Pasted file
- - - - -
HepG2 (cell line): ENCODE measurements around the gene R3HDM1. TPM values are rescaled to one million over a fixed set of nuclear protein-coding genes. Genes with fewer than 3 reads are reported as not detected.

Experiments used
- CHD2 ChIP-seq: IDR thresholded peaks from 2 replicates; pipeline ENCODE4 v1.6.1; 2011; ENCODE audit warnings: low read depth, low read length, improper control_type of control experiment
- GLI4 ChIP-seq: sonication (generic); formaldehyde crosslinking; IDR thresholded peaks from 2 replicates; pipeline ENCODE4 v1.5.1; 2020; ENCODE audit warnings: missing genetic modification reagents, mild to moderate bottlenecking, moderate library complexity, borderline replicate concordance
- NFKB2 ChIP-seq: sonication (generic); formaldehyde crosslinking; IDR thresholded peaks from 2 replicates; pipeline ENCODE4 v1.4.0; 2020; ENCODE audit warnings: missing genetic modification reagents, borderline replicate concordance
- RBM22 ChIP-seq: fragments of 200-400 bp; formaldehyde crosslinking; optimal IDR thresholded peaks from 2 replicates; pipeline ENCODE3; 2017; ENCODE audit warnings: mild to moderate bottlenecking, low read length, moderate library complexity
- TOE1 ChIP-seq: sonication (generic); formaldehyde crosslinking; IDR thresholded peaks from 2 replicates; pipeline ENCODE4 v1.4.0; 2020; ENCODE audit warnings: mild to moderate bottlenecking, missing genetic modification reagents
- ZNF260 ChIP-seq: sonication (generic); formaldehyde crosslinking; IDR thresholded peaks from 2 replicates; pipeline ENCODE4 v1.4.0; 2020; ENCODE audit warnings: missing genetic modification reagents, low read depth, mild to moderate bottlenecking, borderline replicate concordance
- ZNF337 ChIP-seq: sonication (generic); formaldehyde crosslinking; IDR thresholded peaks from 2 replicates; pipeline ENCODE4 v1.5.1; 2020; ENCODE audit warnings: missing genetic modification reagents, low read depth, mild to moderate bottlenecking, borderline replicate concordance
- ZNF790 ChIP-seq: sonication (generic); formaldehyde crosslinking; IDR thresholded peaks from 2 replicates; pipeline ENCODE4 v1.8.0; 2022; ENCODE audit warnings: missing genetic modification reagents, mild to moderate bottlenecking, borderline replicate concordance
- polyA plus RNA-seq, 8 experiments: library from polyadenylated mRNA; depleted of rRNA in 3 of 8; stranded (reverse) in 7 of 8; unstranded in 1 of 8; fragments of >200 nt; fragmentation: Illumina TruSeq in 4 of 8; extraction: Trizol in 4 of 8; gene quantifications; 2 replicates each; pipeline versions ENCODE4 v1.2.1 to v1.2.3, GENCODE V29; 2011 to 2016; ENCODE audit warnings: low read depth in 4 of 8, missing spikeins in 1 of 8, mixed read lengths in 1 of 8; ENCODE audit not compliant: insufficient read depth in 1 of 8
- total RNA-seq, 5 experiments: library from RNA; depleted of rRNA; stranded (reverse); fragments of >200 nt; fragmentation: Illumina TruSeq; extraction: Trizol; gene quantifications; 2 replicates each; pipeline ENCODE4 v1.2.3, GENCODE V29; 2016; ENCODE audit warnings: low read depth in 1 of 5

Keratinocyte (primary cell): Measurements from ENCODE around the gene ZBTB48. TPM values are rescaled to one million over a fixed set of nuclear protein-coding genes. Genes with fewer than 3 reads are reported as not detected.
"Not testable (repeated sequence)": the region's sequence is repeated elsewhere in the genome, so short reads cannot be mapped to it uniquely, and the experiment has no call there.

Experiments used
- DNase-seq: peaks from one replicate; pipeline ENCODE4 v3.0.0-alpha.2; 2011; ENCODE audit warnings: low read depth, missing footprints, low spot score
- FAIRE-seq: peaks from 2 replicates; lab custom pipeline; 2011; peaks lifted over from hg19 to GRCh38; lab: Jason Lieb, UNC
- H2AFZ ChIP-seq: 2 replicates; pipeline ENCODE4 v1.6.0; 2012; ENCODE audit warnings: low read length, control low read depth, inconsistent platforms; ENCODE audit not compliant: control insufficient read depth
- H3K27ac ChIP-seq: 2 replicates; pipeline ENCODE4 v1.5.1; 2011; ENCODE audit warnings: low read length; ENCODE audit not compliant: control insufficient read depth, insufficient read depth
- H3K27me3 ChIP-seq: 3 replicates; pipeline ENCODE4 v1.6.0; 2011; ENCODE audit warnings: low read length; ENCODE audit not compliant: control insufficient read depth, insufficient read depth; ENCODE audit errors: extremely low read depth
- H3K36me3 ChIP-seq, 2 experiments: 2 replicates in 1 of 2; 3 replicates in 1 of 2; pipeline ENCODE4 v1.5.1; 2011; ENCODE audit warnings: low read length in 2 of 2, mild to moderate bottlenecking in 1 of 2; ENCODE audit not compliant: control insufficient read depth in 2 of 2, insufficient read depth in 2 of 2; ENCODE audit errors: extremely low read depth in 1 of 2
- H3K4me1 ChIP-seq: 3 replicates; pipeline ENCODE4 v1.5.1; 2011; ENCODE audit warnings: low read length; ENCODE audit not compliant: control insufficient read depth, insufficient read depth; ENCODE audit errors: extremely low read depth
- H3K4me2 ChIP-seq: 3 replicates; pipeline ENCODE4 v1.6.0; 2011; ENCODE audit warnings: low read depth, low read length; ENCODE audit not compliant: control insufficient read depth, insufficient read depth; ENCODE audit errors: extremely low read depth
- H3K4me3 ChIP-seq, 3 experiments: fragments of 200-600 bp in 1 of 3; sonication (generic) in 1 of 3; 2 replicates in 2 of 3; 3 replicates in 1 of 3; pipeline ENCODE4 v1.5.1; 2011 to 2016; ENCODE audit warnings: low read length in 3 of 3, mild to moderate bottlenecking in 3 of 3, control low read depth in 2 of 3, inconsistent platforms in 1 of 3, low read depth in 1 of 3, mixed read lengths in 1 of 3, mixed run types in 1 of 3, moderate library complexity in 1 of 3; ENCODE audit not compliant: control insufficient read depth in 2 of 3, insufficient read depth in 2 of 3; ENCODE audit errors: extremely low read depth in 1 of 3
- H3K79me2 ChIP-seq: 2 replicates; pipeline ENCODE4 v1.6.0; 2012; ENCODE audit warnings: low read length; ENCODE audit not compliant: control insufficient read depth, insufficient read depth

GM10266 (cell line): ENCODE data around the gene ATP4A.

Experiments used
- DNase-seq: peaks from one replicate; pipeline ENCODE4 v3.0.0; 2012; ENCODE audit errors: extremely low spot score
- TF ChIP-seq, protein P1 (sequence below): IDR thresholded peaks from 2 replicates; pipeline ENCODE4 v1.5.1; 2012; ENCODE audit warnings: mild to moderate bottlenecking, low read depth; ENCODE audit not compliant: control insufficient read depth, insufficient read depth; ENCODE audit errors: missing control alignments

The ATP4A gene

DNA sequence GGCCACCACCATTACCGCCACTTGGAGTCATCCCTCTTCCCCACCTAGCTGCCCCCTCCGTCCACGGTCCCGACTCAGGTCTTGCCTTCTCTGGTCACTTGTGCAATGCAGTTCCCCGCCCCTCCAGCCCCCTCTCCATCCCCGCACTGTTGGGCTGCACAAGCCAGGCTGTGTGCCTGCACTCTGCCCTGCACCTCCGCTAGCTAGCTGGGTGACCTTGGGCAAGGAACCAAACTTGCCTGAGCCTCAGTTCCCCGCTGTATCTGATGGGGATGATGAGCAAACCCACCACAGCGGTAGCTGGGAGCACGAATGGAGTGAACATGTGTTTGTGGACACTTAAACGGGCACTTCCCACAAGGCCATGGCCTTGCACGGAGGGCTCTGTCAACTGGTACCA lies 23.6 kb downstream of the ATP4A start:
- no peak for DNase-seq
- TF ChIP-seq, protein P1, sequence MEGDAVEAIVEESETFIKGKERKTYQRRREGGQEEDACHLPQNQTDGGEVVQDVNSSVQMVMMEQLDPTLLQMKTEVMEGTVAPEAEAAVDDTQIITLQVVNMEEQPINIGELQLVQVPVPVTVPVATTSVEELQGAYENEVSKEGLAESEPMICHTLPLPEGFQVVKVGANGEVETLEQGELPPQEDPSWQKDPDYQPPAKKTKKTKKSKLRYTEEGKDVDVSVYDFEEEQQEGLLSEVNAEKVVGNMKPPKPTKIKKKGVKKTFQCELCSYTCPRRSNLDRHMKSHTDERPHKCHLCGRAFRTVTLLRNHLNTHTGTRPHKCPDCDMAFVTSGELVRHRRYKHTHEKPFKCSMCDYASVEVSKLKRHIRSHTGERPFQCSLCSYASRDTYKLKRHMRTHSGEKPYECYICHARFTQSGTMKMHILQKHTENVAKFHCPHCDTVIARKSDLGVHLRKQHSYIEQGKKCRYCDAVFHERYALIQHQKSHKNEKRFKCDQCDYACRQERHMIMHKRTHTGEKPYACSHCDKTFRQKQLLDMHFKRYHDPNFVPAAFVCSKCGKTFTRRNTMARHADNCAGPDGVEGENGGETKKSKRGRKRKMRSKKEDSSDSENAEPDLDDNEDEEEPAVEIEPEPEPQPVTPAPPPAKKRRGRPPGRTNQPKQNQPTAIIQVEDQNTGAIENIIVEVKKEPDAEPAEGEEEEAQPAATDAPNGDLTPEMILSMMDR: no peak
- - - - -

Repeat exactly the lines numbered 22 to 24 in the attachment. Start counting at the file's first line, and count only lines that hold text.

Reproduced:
- H3K4me1 ChIP-seq: 3 replicates; pipeline ENCODE4 v1.5.1; 2011; ENCODE audit warnings: low read length; ENCODE audit not compliant: control insufficient read depth, insufficient read depth; ENCODE audit errors: extremely low read depth
- H3K4me2 ChIP-seq: 3 replicates; pipeline ENCODE4 v1.6.0; 2011; ENCODE audit warnings: low read depth, low read length; ENCODE audit not compliant: control insufficient read depth, insufficient read depth; ENCODE audit errors: extremely low read depth
- H3K4me3 ChIP-seq, 3 experiments: fragments of 200-600 bp in 1 of 3; sonication (generic) in 1 of 3; 2 replicates in 2 of 3; 3 replicates in 1 of 3; pipeline ENCODE4 v1.5.1; 2011 to 2016; ENCODE audit warnings: low read length in 3 of 3, mild to moderate bottlenecking in 3 of 3, control low read depth in 2 of 3, inconsistent platforms in 1 of 3, low read depth in 1 of 3, mixed read lengths in 1 of 3, mixed run types in 1 of 3, moderate library complexity in 1 of 3; ENCODE audit not compliant: control insufficient read depth in 2 of 3, insufficient read depth in 2 of 3; ENCODE audit errors: extremely low read depth in 1 of 3